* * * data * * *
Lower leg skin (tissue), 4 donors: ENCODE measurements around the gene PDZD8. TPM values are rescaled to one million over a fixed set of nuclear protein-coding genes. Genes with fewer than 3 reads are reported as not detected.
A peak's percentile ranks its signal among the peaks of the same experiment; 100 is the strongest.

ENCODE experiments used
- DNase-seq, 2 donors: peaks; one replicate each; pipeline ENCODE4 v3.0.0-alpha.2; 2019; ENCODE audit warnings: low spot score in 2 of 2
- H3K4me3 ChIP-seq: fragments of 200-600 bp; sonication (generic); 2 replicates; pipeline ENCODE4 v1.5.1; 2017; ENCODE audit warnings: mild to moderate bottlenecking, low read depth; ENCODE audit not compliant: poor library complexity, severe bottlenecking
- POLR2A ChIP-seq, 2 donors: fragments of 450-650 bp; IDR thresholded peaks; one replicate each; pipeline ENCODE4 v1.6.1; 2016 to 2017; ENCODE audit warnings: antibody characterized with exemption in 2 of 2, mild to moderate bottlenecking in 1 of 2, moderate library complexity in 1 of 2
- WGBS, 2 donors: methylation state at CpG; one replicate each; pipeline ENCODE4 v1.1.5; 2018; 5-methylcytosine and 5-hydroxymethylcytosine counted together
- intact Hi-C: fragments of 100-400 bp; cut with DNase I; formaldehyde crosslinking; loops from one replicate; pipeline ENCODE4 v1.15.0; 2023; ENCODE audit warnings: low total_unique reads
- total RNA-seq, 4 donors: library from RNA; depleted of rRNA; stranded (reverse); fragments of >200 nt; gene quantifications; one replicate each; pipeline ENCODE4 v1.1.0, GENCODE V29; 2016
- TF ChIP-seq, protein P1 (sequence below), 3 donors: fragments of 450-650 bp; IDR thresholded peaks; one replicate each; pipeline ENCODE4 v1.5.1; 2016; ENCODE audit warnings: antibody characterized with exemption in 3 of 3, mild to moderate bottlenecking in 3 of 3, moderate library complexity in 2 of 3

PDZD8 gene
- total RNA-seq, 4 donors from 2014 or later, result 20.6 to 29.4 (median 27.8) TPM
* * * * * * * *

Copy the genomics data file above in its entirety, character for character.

Lower leg skin (tissue), 4 donors: ENCODE measurements around the gene PDZD8. TPM values are rescaled to one million over a fixed set of nuclear protein-coding genes. Genes with fewer than 3 reads are reported as not detected.
A peak's percentile ranks its signal among the peaks of the same experiment; 100 is the strongest.

ENCODE experiments used
- DNase-seq, 2 donors: peaks; one replicate each; pipeline ENCODE4 v3.0.0-alpha.2; 2019; ENCODE audit warnings: low spot score in 2 of 2
- H3K4me3 ChIP-seq: fragments of 200-600 bp; sonication (generic); 2 replicates; pipeline ENCODE4 v1.5.1; 2017; ENCODE audit warnings: mild to moderate bottlenecking, low read depth; ENCODE audit not compliant: poor library complexity, severe bottlenecking
- POLR2A ChIP-seq, 2 donors: fragments of 450-650 bp; IDR thresholded peaks; one replicate each; pipeline ENCODE4 v1.6.1; 2016 to 2017; ENCODE audit warnings: antibody characterized with exemption in 2 of 2, mild to moderate bottlenecking in 1 of 2, moderate library complexity in 1 of 2
- WGBS, 2 donors: methylation state at CpG; one replicate each; pipeline ENCODE4 v1.1.5; 2018; 5-methylcytosine and 5-hydroxymethylcytosine counted together
- intact Hi-C: fragments of 100-400 bp; cut with DNase I; formaldehyde crosslinking; loops from one replicate; pipeline ENCODE4 v1.15.0; 2023; ENCODE audit warnings: low total_unique reads
- total RNA-seq, 4 donors: library from RNA; depleted of rRNA; stranded (reverse); fragments of >200 nt; gene quantifications; one replicate each; pipeline ENCODE4 v1.1.0, GENCODE V29; 2016
- TF ChIP-seq, protein P1 (sequence below), 3 donors: fragments of 450-650 bp; IDR thresholded peaks; one replicate each; pipeline ENCODE4 v1.5.1; 2016; ENCODE audit warnings: antibody characterized with exemption in 3 of 3, mild to moderate bottlenecking in 3 of 3, moderate library complexity in 2 of 3

PDZD8 gene
- total RNA-seq, 4 donors from 2014 or later, result 20.6 to 29.4 (median 27.8) TPM